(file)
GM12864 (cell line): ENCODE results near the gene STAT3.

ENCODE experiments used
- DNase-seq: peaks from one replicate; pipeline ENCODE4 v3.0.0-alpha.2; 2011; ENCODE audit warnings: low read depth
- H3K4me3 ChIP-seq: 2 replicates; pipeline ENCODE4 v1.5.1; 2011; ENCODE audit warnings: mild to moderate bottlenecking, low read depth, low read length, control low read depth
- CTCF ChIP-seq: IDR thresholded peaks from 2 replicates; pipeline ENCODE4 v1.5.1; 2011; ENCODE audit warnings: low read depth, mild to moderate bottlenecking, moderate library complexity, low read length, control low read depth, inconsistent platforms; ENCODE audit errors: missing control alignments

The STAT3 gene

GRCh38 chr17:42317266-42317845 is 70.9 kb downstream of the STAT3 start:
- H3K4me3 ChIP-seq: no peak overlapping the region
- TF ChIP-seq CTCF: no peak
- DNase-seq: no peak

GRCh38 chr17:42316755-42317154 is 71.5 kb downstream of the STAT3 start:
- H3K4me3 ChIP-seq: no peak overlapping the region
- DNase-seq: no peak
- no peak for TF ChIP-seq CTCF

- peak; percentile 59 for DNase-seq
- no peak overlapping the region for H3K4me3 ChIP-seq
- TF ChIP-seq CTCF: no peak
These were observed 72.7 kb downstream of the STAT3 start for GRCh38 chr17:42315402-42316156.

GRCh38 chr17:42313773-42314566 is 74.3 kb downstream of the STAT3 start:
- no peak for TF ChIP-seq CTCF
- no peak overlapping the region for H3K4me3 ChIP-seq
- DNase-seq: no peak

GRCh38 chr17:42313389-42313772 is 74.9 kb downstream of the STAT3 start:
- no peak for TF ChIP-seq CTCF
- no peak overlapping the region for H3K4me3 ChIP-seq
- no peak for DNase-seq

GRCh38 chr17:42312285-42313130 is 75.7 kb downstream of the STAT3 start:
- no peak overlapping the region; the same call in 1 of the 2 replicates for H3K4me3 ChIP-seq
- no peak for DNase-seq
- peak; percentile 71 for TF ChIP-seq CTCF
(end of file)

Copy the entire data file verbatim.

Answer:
GM12864 (cell line): ENCODE results near the gene STAT3.

ENCODE experiments used
- DNase-seq: peaks from one replicate; pipeline ENCODE4 v3.0.0-alpha.2; 2011; ENCODE audit warnings: low read depth
- H3K4me3 ChIP-seq: 2 replicates; pipeline ENCODE4 v1.5.1; 2011; ENCODE audit warnings: mild to moderate bottlenecking, low read depth, low read length, control low read depth
- CTCF ChIP-seq: IDR thresholded peaks from 2 replicates; pipeline ENCODE4 v1.5.1; 2011; ENCODE audit warnings: low read depth, mild to moderate bottlenecking, moderate library complexity, low read length, control low read depth, inconsistent platforms; ENCODE audit errors: missing control alignments

The STAT3 gene

GRCh38 chr17:42317266-42317845 is 70.9 kb downstream of the STAT3 start:
- H3K4me3 ChIP-seq: no peak overlapping the region
- TF ChIP-seq CTCF: no peak
- DNase-seq: no peak

GRCh38 chr17:42316755-42317154 is 71.5 kb downstream of the STAT3 start:
- H3K4me3 ChIP-seq: no peak overlapping the region
- DNase-seq: no peak
- no peak for TF ChIP-seq CTCF

- peak; percentile 59 for DNase-seq
- no peak overlapping the region for H3K4me3 ChIP-seq
- TF ChIP-seq CTCF: no peak
These were observed 72.7 kb downstream of the STAT3 start for GRCh38 chr17:42315402-42316156.

GRCh38 chr17:42313773-42314566 is 74.3 kb downstream of the STAT3 start:
- no peak for TF ChIP-seq CTCF
- no peak overlapping the region for H3K4me3 ChIP-seq
- DNase-seq: no peak

GRCh38 chr17:42313389-42313772 is 74.9 kb downstream of the STAT3 start:
- no peak for TF ChIP-seq CTCF
- no peak overlapping the region for H3K4me3 ChIP-seq
- no peak for DNase-seq

GRCh38 chr17:42312285-42313130 is 75.7 kb downstream of the STAT3 start:
- no peak overlapping the region; the same call in 1 of the 2 replicates for H3K4me3 ChIP-seq
- no peak for DNase-seq
- peak; percentile 71 for TF ChIP-seq CTCF